Ieremia created Black Grace around three basic Samoan principles: Fa'amalosi/Loto Tele, meaning to be strong and persevering in the face of adversity; Fa'amaoni, to be honest and work with integrity; and Fa'aloalo, to be respectful and humble.

That last principle is telling. Despite numerous awards and accolades, and the rapturous responses that audiences have given Black Grace’s performances, Ieremia repeatedly says he’s humbled and honored by what they’ve achieved. Part of that humility might come from the fact that contemporary dance in New Zealand is still a relatively young industry. Ieremia had been a professional dancer and choreographer for many years before forming Black Grace. “Very rarely had I seen full houses, and certainly I had never seen people spontaneously jump to their feet at the end of a performance,” he says.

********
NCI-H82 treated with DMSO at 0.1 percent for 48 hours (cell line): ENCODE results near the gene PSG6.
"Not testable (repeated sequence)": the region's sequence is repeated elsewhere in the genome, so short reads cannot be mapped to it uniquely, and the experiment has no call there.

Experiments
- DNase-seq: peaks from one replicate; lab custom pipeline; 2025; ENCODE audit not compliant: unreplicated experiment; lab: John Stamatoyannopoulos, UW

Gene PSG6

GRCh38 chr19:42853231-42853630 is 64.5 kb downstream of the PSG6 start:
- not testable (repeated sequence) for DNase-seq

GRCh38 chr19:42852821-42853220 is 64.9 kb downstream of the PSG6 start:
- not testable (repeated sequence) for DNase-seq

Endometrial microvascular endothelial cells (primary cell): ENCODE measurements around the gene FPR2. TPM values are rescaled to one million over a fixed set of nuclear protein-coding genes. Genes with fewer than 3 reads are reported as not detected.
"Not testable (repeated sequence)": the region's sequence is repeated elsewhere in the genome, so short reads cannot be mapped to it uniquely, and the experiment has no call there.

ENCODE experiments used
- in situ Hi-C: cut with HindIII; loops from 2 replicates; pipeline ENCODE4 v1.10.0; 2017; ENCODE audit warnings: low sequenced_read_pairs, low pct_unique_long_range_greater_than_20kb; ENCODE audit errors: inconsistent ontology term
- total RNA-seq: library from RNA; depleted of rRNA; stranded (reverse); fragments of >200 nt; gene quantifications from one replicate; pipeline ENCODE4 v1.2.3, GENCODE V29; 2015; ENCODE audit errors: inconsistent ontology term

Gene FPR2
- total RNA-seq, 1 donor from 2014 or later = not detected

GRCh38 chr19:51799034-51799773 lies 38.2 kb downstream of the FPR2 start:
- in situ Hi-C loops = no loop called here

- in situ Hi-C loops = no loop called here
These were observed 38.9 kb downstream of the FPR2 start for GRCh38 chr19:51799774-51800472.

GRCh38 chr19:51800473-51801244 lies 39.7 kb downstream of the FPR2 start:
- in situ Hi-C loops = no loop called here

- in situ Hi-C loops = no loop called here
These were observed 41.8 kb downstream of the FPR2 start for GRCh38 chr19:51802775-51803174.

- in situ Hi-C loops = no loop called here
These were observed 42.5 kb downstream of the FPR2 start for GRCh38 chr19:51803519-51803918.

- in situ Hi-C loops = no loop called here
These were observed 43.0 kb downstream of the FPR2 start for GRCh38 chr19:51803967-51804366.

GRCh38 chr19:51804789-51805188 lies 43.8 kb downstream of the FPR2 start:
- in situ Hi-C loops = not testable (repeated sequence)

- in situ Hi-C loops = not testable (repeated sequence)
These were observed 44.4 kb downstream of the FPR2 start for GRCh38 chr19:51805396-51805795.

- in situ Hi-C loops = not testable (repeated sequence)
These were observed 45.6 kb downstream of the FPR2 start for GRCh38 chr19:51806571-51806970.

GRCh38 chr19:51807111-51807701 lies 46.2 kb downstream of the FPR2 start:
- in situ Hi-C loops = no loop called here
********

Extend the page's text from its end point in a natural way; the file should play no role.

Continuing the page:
He also says that at the very beginning, there was some… confusion as to what exactly Black Grace was. “They see an image of a male dancer without a top on here in New Zealand and they think ‘oh my goodness. It must be a male revue’,” he laughs. “Because men don’t dance here otherwise. Men only dance if they’re taking their clothes off or if they’re drunk.”

“We come from a nation which is very… you know, we’re good old kiwis,” he adds. “It’s kind of the land where men are men and women are women, if you know what I mean. Very strong gender roles here in New Zealand. It’s changing, but it was very difficult to become a dancer in New Zealand when I started, because everyone just naturally assumed you were effeminate or what have you. And I grew up in a rough neighborhood, so that made life even tougher.”